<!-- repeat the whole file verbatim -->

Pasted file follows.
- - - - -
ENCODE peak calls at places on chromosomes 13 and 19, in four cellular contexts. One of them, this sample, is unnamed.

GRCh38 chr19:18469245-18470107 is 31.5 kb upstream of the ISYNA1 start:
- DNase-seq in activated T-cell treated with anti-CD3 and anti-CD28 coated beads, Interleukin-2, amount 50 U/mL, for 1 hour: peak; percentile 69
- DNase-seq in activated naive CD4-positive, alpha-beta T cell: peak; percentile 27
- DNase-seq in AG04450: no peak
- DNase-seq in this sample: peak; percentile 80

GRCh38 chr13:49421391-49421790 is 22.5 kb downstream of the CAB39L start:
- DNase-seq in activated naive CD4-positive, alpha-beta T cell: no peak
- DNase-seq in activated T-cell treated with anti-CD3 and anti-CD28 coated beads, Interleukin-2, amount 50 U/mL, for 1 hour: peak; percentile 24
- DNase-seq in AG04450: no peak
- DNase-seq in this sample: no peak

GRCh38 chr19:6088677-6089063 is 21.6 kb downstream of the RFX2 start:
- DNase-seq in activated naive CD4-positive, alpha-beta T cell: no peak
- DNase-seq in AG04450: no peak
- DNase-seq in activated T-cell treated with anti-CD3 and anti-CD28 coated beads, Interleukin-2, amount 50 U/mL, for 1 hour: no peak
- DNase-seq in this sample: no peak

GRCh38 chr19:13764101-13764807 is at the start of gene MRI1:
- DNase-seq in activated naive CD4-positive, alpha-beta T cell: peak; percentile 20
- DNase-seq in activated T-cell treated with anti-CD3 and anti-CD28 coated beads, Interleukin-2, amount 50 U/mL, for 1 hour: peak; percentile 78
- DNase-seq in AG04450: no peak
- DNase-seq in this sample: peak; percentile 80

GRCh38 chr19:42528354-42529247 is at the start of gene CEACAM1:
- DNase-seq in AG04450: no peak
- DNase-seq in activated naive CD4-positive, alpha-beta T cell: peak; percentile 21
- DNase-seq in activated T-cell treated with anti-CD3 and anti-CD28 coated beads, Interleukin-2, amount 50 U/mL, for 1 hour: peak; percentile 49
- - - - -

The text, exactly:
ENCODE peak calls at places on chromosomes 13 and 19, in four cellular contexts. One of them, this sample, is unnamed.

GRCh38 chr19:18469245-18470107 is 31.5 kb upstream of the ISYNA1 start:
- DNase-seq in activated T-cell treated with anti-CD3 and anti-CD28 coated beads, Interleukin-2, amount 50 U/mL, for 1 hour: peak; percentile 69
- DNase-seq in activated naive CD4-positive, alpha-beta T cell: peak; percentile 27
- DNase-seq in AG04450: no peak
- DNase-seq in this sample: peak; percentile 80

GRCh38 chr13:49421391-49421790 is 22.5 kb downstream of the CAB39L start:
- DNase-seq in activated naive CD4-positive, alpha-beta T cell: no peak
- DNase-seq in activated T-cell treated with anti-CD3 and anti-CD28 coated beads, Interleukin-2, amount 50 U/mL, for 1 hour: peak; percentile 24
- DNase-seq in AG04450: no peak
- DNase-seq in this sample: no peak

GRCh38 chr19:6088677-6089063 is 21.6 kb downstream of the RFX2 start:
- DNase-seq in activated naive CD4-positive, alpha-beta T cell: no peak
- DNase-seq in AG04450: no peak
- DNase-seq in activated T-cell treated with anti-CD3 and anti-CD28 coated beads, Interleukin-2, amount 50 U/mL, for 1 hour: no peak
- DNase-seq in this sample: no peak

GRCh38 chr19:13764101-13764807 is at the start of gene MRI1:
- DNase-seq in activated naive CD4-positive, alpha-beta T cell: peak; percentile 20
- DNase-seq in activated T-cell treated with anti-CD3 and anti-CD28 coated beads, Interleukin-2, amount 50 U/mL, for 1 hour: peak; percentile 78
- DNase-seq in AG04450: no peak
- DNase-seq in this sample: peak; percentile 80

GRCh38 chr19:42528354-42529247 is at the start of gene CEACAM1:
- DNase-seq in AG04450: no peak
- DNase-seq in activated naive CD4-positive, alpha-beta T cell: peak; percentile 21
- DNase-seq in activated T-cell treated with anti-CD3 and anti-CD28 coated beads, Interleukin-2, amount 50 U/mL, for 1 hour: peak; percentile 49